Recycle All That You Can In School
Adapted from How to Organize Effective Recycling Programs Within Schools, Morris County Solid Waste Management Office, PA
Back to Trash Goes to School

SUBJECT AREAS: social studies, economics, public speaking
CONCEPT: Recycling saves energy and natural resources, reduces pollution, and decreases production of solid waste.
OBJECTIVE: To start an effective school recycling program.
containers for recycling
school recycling plan
KEYWORDS: natural resources
PROCEDURE: The following outline is a step-by-step procedure for establishing a recycling program in a school district.
I. Designate a coordinator for the recycling program.
A. The more people you get involved, the more successful your program will be. School administrators, janitors, teachers and students should be included.
II. Choose a method of marketing the recyclables. The following are some alternatives:
- Make arrangements with the municipality to collect the material on a regular basis at a specific location on the school grounds, or
- Transport the material in a school-owned vehicle to a municipal recycling center, or
- Arrange for collection of material by a recycling vendor.
III. Keeping in mind that recycling-related costs will have to be included in the annual budget, undertake a study to estimate future recycling costs. Consider the costs to be incurred for personnel, miscellaneous supplies (for publicity purposes), storage containers (for offices, classrooms, cafeterias, libraries and central storage locations) and transportation.
IV. Determine what materials are to be recycled.
A. Schools can recycle high-grade paper (some examples are lined composition paper, photocopy paper, letterhead, memo paper, computer paper) generated in administrative offices and classrooms.
B. Schools may consider recycling newspaper, corrugated cardboard, aluminum beverage cans, plastic, and glass (food and beverage containers) to further reduce their solid waste stream. Contact your local Recycling Coordinator to find out what is currently recyclable in your area. Composting of yard wastes (brush and leaves) might also be considered.
V. Establish a system for separating, collecting and storing recyclables.
A. Where recyclables will be safely and conveniently deposited in offices,
1. Place properly-labeled containers for paper in the front of each classroom. Comply with whatever restrictions dealers have placed on what types of paper they will accept. Be sure to comply with health, fire and safety codes when selecting and placing containers (metal, rather than paper containers may be preferable in some instances).
2. Place well-marked bins for aluminum and glass near wastebaskets in all areas where food is prepared or eaten. Limiting the openings to recycling containers often helps to alert users that they are not garbage receptacles, i.e., a small hole for cans and bottles).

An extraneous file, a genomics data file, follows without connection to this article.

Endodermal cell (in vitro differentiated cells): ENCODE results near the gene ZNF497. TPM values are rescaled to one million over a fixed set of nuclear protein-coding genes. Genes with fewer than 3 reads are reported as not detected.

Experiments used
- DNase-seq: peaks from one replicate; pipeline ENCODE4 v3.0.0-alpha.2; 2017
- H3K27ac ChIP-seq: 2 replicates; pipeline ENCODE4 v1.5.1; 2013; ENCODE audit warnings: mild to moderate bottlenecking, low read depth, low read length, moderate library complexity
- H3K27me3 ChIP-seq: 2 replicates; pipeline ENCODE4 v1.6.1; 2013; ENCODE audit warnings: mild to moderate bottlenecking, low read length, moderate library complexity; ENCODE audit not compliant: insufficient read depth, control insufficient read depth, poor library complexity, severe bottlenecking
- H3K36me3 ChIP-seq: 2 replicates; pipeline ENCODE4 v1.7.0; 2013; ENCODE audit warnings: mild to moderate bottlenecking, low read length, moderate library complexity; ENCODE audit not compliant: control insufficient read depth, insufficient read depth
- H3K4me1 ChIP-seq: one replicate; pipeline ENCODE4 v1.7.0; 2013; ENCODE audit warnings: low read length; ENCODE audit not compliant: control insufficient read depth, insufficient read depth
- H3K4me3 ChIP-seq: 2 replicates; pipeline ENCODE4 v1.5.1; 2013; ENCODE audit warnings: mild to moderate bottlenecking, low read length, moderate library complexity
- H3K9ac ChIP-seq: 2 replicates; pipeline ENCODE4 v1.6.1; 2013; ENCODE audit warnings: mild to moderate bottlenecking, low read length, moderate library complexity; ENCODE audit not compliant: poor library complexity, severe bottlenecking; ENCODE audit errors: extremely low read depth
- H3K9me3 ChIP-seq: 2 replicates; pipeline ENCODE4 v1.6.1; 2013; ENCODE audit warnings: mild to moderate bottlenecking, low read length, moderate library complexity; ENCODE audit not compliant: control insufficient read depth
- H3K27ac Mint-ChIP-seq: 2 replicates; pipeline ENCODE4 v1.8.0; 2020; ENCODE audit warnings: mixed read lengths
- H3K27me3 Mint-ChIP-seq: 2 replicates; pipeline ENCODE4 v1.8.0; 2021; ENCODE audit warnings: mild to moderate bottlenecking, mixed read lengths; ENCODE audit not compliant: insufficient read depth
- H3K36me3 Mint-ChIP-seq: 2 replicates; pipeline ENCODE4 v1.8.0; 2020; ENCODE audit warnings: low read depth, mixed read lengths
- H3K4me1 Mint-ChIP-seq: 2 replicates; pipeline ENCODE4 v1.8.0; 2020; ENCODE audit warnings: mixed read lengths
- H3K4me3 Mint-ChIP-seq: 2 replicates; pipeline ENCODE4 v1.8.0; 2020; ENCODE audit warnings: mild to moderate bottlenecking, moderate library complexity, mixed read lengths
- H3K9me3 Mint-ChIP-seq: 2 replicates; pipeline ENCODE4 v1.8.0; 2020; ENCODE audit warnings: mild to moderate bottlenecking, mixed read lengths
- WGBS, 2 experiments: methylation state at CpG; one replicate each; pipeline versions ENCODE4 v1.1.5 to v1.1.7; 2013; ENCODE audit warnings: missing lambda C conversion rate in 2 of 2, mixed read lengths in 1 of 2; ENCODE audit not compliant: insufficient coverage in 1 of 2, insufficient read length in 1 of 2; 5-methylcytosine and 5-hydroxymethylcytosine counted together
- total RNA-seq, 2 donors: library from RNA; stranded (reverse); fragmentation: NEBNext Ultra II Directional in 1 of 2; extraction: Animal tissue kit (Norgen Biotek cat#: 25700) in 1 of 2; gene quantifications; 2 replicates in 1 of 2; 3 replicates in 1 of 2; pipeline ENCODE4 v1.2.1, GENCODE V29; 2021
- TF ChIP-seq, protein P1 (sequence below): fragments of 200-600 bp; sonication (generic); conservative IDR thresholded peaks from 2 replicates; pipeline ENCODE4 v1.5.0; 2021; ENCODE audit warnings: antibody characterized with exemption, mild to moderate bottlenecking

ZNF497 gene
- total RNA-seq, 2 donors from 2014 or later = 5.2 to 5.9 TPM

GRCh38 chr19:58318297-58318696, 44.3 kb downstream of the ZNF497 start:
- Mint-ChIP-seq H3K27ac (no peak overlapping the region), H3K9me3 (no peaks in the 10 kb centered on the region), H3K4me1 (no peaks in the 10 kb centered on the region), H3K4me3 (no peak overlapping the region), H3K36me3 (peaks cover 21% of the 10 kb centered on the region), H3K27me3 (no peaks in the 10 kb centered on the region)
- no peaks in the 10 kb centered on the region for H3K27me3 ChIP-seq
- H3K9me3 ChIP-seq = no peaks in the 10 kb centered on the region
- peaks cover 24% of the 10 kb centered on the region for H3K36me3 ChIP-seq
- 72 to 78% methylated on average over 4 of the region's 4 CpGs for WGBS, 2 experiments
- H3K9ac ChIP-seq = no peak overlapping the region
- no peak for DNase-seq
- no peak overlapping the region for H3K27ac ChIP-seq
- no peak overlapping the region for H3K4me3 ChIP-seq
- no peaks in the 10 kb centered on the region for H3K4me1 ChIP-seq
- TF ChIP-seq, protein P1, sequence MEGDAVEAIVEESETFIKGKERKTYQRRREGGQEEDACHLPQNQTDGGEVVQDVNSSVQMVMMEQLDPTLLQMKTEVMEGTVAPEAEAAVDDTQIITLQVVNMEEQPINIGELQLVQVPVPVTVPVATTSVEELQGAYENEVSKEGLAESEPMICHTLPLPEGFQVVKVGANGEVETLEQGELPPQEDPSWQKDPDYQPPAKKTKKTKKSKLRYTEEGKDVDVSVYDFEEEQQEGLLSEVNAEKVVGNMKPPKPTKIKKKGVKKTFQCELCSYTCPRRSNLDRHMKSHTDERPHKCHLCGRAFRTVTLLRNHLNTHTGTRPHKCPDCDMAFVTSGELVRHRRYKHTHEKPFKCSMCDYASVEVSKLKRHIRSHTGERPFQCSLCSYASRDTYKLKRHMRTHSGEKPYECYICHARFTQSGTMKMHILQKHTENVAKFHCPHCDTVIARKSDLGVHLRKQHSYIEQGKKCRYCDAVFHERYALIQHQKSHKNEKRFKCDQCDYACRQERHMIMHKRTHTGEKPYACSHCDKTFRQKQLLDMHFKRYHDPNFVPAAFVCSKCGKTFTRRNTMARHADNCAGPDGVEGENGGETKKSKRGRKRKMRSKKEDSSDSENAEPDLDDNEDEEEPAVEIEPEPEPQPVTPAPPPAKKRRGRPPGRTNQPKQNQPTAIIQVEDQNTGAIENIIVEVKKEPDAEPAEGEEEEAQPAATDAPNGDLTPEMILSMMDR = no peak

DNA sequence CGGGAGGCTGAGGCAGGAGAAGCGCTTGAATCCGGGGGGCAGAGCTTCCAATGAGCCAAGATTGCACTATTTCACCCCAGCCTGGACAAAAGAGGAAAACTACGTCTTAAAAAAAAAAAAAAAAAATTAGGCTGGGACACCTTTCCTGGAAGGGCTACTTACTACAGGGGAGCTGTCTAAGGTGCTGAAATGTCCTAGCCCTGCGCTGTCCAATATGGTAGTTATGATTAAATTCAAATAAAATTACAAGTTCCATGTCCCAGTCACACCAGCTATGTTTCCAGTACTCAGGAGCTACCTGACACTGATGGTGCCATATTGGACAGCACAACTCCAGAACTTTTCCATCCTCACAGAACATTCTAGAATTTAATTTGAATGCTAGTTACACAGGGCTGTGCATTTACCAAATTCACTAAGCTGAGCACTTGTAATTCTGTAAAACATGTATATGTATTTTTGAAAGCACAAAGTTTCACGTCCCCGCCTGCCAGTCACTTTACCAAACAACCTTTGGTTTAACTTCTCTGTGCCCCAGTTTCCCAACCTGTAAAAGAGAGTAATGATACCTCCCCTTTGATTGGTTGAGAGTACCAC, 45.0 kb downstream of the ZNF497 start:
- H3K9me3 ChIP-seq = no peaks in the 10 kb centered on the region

3. Find an area for flattening, bundling and storing corrugated cardboard and storing newspaper.
B. Decide who will collect recyclables, how frequently the collection will occur and what equipment will be necessary. A sample plan follows:
1. Custodians collect material throughout the school facilities every Friday afternoon by placing each type of recyclable material in a special garbage can, bin or hamper.
2. Custodians then take recyclables to a designated storage area on the school grounds (within a school building proper, in a shed, in a roll-off container or dumpster) until they can be marketed.
C. Educate the school community about the program.
1. Send a memo detailing the program to administrators, teachers, and staff.
2. Schedule time for explaining the program. The education can be done by students, teachers, administrators, or recycling coordinators. Sometimes, the message is better received when delivered by students.
a. Explain the necessity for recycling in the school by referring to the state recycling law, environmental needs, and the fact that we are throwing away valuable resources.
b. Explain how the program will work, including the following:
i. Show samples of the materials to be recycled. Some markets also accept materials such as magazines and corrugated cardboard mixed with office paper. It is important to discuss with your markets what materials will be acceptable.
ii. Explain the importance of keeping recycling containers free of contaminants (e.g., chewing gum, food waste, paper napkins/towels/tissues, waxed paper, aluminum foil, plastics, paper clips.) Note: Staples are generally not considered a contaminant.
iii. Explain where the various recyclables should be deposited within each room and when they will be collected from individual rooms.
iv. Let people know who the program coordinator is so he or she can assist and be notified if there are any problems.
3. Display recycling poster and set up displays in prominent locations in the schools.
F. Setting good examples for youth to follow is an important task for the schools. If children develop the recycling habit in school, they will probably practice recycling at home and elsewhere in the community; thus the school should be proud of its efforts to "give its trash a second chance."
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